The end of the alley was marked by a sturdy chain link fence, and in front of it stood a trashcan holding a large fire. Two hands held a makeshift pan over it.
“Gloria?” Eve asked softly. The pan contained bits of assorted food Eve couldn’t distinguish, which crackled and rolled about on the uneven surface because of the shakiness of the hands which held it.
The person turned slowly to look at Eve, and she could make out a faded shock of black hair and a tattered green scarf that was unraveling, shaggy. The woman’s eyes were squinting and nearly closed, as she peered at Eve through the darkness.
“Gloria?…It’s me, Eve. Do you remember?”
The woman cleared her throat for what seemed like many seconds, and hoarsely answered,” Eddie…Eddie…where ya been? Rent’s due, and the baby’s hungry.” She seemed almost frantically relieved.
Eve walked closer to Gloria, hoping to help her see that she was not ‘Eddie.’
Gloria went on, “I lost my job because no one would watch the baby this week, Eddie. Do you have the money? Could you find any? Did you just steal some? Rent’s past due…” Gloria looked up at the sky as she heard distant thunder, thinking that was Eddie, too.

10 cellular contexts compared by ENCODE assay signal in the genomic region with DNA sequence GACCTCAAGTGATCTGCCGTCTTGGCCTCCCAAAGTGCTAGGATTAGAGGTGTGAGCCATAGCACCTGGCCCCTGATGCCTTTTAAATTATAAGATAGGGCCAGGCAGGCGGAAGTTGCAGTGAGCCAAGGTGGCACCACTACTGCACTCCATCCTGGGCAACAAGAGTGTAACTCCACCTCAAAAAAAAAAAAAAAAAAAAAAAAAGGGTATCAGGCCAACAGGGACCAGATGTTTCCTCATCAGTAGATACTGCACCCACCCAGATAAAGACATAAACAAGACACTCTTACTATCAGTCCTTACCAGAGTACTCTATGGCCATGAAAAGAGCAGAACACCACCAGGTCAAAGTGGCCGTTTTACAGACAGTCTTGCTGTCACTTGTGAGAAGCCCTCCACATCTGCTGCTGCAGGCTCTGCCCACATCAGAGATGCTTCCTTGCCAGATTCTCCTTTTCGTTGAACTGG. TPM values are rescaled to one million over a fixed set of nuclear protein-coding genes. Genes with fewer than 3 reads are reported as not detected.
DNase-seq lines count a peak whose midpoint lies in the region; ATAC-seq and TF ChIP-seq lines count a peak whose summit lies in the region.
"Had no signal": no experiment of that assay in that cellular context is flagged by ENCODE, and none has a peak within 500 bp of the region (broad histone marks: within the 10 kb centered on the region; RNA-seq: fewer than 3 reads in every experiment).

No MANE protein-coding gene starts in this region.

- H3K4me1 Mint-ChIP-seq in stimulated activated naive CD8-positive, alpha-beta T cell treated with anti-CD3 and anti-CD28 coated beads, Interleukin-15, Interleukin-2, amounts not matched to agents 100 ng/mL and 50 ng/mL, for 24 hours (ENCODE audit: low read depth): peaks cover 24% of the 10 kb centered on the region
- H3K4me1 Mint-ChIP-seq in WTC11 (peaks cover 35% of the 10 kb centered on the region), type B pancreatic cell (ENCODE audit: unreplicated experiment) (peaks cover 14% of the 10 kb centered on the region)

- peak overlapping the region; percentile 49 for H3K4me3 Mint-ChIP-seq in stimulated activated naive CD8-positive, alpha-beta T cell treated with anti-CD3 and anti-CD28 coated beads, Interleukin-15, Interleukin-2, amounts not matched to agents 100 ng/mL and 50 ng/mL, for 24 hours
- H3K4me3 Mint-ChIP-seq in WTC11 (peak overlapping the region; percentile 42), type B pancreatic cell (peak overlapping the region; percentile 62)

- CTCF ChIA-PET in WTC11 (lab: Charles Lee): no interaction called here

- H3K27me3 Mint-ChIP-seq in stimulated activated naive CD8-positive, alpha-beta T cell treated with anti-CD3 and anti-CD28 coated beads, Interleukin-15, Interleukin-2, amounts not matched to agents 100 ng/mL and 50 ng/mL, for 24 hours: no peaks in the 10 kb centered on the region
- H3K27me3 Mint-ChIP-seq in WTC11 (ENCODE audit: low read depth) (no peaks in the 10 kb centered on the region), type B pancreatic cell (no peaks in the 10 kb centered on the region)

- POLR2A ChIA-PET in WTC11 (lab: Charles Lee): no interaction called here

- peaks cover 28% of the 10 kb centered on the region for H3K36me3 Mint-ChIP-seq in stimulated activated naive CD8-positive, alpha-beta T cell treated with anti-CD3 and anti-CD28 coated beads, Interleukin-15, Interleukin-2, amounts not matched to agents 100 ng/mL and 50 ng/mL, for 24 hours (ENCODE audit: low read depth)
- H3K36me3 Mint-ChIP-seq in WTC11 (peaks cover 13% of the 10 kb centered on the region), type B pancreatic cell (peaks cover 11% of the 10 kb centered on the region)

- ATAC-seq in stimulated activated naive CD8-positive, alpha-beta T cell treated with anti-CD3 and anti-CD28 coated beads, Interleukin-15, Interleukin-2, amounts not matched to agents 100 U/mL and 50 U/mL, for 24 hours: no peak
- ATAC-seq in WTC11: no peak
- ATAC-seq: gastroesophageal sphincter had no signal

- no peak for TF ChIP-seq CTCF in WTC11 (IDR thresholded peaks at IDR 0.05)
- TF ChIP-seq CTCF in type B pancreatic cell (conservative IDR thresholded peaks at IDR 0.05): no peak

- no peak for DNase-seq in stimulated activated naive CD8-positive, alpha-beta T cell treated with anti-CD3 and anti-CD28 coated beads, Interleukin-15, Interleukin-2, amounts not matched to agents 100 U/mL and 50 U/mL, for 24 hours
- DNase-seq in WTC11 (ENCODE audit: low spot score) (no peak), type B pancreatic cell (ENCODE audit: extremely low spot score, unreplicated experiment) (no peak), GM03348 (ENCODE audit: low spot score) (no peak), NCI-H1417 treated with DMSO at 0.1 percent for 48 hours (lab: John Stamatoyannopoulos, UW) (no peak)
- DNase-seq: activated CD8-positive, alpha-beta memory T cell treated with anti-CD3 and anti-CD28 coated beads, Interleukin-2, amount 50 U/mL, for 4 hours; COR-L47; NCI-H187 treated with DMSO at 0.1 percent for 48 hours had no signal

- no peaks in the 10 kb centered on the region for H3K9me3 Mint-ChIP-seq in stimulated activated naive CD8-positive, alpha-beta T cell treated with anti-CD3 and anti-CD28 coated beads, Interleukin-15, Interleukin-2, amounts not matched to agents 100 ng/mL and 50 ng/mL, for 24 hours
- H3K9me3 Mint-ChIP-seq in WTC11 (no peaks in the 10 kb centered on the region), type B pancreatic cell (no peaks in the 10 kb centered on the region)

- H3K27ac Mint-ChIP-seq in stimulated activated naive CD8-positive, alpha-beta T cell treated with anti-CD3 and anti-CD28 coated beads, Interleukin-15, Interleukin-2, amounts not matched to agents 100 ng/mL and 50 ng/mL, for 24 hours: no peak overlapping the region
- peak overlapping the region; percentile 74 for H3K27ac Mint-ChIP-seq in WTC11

The winter had aged Gloria, had made her thin and old, had made her live in the past in the alley. Eve turned to go, wanting to give Gloria nothing but space.
“Wait. Eddie, wait…I’ve got somethin’ for ya…”
And Gloria reached behind the trashcan and pulled up a dark rectangular mass. She handed it to Eve.
It was her book cover. Mountain Interval. All of its pages had been torn out.
“Nature’s first green is gold, Eddie…remember?
“Remember how we had gone into that church in Zilker that day, and sat in the last pew, looking at our baby, and you had thought of that poem?
“Remember all the stained glass, and how the colored sunlight shone down on her soft golden hair?
“Remember how I had cried a little, and you had held me tight?
“Remember how you had said that everything changes? I love you, Eddie.”
Eve wiped at the sooty cover until she could make out its faded flowers, and then walked away. She could see Gloria now. Gloria was real. She also knew that Gloria had just taught her a large life lesson that Eve couldn’t comprehend yet.